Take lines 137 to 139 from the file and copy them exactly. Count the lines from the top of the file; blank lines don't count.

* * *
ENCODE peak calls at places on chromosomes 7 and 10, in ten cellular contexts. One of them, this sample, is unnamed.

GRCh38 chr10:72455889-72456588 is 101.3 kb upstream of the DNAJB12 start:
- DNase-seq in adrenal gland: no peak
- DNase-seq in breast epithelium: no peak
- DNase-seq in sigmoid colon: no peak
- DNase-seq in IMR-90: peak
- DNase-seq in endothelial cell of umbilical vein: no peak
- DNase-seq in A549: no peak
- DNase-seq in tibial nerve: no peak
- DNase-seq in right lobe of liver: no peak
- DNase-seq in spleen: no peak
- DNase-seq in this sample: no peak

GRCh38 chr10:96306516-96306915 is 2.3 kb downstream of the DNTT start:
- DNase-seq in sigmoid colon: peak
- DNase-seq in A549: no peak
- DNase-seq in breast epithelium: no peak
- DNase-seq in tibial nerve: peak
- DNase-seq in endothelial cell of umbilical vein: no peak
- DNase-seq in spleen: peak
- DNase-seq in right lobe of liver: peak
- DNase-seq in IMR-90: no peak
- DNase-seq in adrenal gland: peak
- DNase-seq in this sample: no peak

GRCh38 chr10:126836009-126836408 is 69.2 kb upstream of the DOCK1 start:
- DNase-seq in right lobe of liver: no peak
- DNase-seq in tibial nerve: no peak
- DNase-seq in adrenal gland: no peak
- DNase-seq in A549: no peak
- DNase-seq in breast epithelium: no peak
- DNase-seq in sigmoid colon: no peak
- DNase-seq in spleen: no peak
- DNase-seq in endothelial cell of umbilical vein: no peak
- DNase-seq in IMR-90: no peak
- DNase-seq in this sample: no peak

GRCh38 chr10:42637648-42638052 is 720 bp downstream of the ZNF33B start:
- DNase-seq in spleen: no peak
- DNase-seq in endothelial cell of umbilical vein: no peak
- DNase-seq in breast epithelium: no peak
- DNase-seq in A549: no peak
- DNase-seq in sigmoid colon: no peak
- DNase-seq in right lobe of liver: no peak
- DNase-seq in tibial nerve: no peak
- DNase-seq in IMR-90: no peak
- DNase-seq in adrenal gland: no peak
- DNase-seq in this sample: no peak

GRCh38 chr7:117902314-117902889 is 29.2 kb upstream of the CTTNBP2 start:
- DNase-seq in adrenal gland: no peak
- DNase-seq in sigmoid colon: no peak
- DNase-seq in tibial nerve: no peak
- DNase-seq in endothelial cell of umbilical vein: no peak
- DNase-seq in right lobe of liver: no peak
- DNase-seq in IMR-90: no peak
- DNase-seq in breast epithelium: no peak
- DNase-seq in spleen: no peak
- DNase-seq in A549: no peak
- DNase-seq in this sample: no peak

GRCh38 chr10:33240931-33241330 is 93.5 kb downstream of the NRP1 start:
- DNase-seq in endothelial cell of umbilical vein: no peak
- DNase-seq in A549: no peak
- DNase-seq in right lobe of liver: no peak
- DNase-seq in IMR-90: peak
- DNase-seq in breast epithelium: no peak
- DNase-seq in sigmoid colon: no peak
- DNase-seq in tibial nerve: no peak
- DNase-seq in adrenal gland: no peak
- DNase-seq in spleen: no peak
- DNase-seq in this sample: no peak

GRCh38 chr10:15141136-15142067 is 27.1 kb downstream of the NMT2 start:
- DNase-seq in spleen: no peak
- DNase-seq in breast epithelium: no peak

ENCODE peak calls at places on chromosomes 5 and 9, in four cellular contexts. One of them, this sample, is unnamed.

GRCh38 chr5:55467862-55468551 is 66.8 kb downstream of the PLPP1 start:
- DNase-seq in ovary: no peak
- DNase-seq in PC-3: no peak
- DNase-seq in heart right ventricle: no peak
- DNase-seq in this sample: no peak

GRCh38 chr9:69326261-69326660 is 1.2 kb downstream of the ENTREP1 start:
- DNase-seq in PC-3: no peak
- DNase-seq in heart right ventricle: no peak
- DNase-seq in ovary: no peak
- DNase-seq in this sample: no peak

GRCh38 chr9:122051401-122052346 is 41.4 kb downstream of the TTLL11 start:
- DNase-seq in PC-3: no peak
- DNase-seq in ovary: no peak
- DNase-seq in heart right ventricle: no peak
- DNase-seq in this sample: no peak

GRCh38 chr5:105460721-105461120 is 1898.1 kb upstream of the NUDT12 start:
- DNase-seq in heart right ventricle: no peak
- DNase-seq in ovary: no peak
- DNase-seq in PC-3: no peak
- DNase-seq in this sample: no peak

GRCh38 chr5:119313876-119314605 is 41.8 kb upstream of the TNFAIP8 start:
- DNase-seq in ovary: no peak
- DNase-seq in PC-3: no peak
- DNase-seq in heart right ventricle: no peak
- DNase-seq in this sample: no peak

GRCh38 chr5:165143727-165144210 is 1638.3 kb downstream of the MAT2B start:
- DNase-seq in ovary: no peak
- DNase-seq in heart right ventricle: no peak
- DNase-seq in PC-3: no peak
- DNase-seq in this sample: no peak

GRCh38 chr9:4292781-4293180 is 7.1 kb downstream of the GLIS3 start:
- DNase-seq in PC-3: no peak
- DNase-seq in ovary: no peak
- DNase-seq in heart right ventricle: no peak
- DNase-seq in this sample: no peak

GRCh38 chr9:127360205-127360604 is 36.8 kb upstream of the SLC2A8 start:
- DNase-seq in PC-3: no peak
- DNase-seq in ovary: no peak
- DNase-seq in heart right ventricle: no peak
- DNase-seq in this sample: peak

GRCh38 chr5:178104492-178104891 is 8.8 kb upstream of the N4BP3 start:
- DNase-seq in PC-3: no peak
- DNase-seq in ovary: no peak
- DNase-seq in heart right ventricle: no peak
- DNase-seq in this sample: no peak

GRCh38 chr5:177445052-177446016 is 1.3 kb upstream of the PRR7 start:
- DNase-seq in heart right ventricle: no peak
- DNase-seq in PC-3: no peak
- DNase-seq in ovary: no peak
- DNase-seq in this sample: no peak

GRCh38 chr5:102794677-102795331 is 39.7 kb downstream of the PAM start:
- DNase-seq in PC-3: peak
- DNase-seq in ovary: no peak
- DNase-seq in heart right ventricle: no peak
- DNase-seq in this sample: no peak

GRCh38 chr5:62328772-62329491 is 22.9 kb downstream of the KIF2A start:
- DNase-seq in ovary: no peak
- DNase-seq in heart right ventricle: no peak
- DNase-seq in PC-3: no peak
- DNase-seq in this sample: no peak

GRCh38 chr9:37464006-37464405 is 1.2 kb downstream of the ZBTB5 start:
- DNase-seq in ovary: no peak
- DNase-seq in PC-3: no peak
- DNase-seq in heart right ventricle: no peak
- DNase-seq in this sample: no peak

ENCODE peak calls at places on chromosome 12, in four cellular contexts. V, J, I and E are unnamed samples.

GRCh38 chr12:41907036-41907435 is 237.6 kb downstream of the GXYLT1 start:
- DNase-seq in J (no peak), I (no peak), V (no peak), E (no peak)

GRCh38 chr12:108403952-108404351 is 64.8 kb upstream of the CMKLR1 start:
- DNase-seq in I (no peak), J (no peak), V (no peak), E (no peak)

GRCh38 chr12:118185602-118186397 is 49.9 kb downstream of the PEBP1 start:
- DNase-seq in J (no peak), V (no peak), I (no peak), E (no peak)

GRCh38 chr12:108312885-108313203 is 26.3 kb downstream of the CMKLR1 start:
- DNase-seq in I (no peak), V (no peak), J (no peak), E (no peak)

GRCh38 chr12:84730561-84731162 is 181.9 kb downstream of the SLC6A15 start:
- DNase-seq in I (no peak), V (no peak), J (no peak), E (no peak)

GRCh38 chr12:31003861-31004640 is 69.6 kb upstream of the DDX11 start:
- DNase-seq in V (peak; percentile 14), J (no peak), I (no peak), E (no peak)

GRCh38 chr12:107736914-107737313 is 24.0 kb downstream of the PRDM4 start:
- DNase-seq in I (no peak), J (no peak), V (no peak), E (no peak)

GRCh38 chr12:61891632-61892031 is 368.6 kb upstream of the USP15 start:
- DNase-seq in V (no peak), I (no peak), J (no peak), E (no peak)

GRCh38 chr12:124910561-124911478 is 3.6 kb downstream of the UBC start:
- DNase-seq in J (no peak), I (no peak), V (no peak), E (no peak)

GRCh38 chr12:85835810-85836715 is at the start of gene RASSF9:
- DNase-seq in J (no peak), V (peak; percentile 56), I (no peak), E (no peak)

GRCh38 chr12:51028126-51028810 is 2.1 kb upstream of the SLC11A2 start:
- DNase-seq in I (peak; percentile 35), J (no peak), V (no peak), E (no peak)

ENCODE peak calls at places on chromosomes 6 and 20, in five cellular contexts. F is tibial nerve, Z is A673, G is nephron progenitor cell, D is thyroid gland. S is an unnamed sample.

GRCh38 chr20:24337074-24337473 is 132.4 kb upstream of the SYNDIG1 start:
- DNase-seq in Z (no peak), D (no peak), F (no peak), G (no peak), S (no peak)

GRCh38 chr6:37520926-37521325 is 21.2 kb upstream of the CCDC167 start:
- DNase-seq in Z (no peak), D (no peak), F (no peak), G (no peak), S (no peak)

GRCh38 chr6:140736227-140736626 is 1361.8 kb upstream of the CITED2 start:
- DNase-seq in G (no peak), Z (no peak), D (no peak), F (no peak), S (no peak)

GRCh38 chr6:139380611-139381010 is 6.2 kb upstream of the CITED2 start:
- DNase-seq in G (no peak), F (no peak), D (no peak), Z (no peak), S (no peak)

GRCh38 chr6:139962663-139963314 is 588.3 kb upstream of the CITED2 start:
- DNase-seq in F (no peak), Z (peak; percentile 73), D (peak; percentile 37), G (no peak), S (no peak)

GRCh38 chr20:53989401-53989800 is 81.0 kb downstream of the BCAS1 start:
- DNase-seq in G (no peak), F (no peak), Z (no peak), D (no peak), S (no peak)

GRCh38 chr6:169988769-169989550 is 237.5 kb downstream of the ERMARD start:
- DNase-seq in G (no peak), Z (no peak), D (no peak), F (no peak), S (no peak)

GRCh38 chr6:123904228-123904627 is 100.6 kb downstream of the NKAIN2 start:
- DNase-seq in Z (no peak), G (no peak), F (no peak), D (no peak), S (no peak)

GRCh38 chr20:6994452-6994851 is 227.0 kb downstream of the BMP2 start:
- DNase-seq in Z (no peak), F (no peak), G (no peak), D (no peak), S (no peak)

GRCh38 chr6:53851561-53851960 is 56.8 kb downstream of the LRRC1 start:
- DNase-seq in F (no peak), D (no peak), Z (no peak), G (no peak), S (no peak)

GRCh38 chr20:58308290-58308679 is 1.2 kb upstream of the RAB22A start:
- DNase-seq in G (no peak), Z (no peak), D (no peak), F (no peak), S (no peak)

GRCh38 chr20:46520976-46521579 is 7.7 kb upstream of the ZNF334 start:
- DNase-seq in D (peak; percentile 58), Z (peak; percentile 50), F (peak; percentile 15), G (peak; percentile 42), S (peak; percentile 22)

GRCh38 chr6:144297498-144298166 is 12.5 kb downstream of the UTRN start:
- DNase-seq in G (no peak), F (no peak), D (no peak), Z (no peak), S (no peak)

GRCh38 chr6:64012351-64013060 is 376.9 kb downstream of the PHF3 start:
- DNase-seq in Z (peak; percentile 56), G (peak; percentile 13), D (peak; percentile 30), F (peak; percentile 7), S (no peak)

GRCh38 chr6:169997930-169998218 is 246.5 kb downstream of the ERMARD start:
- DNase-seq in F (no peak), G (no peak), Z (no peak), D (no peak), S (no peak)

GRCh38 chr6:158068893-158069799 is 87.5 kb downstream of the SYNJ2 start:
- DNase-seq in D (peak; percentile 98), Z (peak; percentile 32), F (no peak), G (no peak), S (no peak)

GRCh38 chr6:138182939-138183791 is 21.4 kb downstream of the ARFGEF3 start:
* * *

ENCODE peak calls at places on chromosome 12, in four cellular contexts. V, J, I and E are unnamed samples.

GRCh38 chr12:41907036-41907435 is 237.6 kb downstream of the GXYLT1 start:
- DNase-seq in J (no peak), I (no peak), V (no peak), E (no peak)